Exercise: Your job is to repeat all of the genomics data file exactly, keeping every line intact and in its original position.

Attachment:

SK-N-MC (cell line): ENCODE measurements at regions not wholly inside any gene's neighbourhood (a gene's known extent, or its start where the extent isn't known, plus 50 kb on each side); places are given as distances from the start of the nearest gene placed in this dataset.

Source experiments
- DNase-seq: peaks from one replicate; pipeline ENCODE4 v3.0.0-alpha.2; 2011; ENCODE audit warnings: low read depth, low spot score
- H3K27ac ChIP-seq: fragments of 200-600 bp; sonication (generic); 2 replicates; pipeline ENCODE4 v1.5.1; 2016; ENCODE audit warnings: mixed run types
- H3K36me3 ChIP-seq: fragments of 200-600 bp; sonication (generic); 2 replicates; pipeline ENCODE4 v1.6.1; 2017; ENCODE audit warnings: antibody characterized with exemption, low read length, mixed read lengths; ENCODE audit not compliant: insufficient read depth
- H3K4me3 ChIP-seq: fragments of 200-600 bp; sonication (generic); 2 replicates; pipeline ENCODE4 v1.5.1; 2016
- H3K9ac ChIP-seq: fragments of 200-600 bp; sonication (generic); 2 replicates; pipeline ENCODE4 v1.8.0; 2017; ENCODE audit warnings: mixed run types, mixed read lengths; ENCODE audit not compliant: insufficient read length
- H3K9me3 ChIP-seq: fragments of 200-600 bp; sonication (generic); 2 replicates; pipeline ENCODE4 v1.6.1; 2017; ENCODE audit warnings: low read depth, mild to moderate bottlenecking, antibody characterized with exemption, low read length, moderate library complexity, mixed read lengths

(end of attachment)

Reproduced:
SK-N-MC (cell line): ENCODE measurements at regions not wholly inside any gene's neighbourhood (a gene's known extent, or its start where the extent isn't known, plus 50 kb on each side); places are given as distances from the start of the nearest gene placed in this dataset.

Source experiments
- DNase-seq: peaks from one replicate; pipeline ENCODE4 v3.0.0-alpha.2; 2011; ENCODE audit warnings: low read depth, low spot score
- H3K27ac ChIP-seq: fragments of 200-600 bp; sonication (generic); 2 replicates; pipeline ENCODE4 v1.5.1; 2016; ENCODE audit warnings: mixed run types
- H3K36me3 ChIP-seq: fragments of 200-600 bp; sonication (generic); 2 replicates; pipeline ENCODE4 v1.6.1; 2017; ENCODE audit warnings: antibody characterized with exemption, low read length, mixed read lengths; ENCODE audit not compliant: insufficient read depth
- H3K4me3 ChIP-seq: fragments of 200-600 bp; sonication (generic); 2 replicates; pipeline ENCODE4 v1.5.1; 2016
- H3K9ac ChIP-seq: fragments of 200-600 bp; sonication (generic); 2 replicates; pipeline ENCODE4 v1.8.0; 2017; ENCODE audit warnings: mixed run types, mixed read lengths; ENCODE audit not compliant: insufficient read length
- H3K9me3 ChIP-seq: fragments of 200-600 bp; sonication (generic); 2 replicates; pipeline ENCODE4 v1.6.1; 2017; ENCODE audit warnings: low read depth, mild to moderate bottlenecking, antibody characterized with exemption, low read length, moderate library complexity, mixed read lengths